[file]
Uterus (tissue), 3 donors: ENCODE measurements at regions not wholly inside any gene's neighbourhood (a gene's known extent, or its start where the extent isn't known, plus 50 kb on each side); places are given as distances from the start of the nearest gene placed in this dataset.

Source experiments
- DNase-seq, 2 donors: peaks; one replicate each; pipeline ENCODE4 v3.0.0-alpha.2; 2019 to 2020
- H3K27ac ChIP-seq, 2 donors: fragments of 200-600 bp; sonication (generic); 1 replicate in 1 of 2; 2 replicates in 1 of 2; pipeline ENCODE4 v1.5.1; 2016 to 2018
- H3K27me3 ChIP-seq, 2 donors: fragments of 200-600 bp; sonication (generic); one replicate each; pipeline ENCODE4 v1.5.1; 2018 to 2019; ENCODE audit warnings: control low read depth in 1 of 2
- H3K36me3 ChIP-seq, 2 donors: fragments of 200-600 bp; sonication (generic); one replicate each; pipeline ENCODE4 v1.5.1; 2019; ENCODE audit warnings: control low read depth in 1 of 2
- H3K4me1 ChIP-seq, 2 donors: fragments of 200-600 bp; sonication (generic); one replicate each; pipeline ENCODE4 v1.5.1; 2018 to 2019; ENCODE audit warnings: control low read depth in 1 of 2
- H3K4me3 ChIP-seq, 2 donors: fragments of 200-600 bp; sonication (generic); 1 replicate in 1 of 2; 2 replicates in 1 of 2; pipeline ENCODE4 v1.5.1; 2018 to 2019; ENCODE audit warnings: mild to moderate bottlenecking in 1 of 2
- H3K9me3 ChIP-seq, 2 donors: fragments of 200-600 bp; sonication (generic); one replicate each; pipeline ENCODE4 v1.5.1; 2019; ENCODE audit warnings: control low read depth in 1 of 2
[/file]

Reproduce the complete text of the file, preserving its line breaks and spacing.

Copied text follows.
Uterus (tissue), 3 donors: ENCODE measurements at regions not wholly inside any gene's neighbourhood (a gene's known extent, or its start where the extent isn't known, plus 50 kb on each side); places are given as distances from the start of the nearest gene placed in this dataset.

Source experiments
- DNase-seq, 2 donors: peaks; one replicate each; pipeline ENCODE4 v3.0.0-alpha.2; 2019 to 2020
- H3K27ac ChIP-seq, 2 donors: fragments of 200-600 bp; sonication (generic); 1 replicate in 1 of 2; 2 replicates in 1 of 2; pipeline ENCODE4 v1.5.1; 2016 to 2018
- H3K27me3 ChIP-seq, 2 donors: fragments of 200-600 bp; sonication (generic); one replicate each; pipeline ENCODE4 v1.5.1; 2018 to 2019; ENCODE audit warnings: control low read depth in 1 of 2
- H3K36me3 ChIP-seq, 2 donors: fragments of 200-600 bp; sonication (generic); one replicate each; pipeline ENCODE4 v1.5.1; 2019; ENCODE audit warnings: control low read depth in 1 of 2
- H3K4me1 ChIP-seq, 2 donors: fragments of 200-600 bp; sonication (generic); one replicate each; pipeline ENCODE4 v1.5.1; 2018 to 2019; ENCODE audit warnings: control low read depth in 1 of 2
- H3K4me3 ChIP-seq, 2 donors: fragments of 200-600 bp; sonication (generic); 1 replicate in 1 of 2; 2 replicates in 1 of 2; pipeline ENCODE4 v1.5.1; 2018 to 2019; ENCODE audit warnings: mild to moderate bottlenecking in 1 of 2
- H3K9me3 ChIP-seq, 2 donors: fragments of 200-600 bp; sonication (generic); one replicate each; pipeline ENCODE4 v1.5.1; 2019; ENCODE audit warnings: control low read depth in 1 of 2